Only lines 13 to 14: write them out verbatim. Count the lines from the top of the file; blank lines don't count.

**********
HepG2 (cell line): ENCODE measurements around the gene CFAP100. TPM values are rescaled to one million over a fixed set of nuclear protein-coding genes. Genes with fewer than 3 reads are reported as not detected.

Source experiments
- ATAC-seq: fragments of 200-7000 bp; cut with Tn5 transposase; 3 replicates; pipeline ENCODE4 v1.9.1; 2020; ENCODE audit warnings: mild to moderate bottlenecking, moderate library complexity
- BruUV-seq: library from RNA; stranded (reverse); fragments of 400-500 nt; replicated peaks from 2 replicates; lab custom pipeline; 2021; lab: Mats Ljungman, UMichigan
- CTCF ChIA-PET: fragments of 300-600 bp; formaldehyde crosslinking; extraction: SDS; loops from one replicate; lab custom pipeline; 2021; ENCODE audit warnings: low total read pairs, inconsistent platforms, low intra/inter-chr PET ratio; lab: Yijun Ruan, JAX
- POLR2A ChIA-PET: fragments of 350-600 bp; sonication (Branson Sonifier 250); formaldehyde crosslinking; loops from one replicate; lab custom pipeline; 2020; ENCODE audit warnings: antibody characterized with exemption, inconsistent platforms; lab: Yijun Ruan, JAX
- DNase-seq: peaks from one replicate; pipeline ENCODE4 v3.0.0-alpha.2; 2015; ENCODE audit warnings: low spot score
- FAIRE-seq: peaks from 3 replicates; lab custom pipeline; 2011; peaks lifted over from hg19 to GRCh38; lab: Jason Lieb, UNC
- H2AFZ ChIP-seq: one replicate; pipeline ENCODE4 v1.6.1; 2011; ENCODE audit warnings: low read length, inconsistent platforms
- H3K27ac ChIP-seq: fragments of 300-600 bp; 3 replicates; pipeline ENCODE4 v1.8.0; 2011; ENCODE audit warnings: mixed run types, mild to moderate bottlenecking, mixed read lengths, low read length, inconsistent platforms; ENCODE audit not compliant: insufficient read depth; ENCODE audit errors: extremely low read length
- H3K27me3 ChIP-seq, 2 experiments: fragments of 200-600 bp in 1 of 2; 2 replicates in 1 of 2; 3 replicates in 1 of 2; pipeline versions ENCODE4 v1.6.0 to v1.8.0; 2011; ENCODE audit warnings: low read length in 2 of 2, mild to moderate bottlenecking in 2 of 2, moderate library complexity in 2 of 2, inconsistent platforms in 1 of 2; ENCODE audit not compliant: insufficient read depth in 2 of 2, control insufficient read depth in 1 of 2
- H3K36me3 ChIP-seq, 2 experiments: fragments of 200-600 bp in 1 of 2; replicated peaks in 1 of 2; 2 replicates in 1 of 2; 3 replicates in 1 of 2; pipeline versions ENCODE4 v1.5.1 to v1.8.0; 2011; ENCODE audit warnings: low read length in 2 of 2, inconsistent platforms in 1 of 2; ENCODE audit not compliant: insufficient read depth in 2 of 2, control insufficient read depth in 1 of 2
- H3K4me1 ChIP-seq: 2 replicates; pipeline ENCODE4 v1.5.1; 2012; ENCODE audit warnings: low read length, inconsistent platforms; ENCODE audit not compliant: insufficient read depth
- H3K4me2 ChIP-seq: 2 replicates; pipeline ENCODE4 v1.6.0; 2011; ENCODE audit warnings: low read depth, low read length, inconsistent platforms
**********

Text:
- H3K4me1 ChIP-seq: 2 replicates; pipeline ENCODE4 v1.5.1; 2012; ENCODE audit warnings: low read length, inconsistent platforms; ENCODE audit not compliant: insufficient read depth
- H3K4me2 ChIP-seq: 2 replicates; pipeline ENCODE4 v1.6.0; 2011; ENCODE audit warnings: low read depth, low read length, inconsistent platforms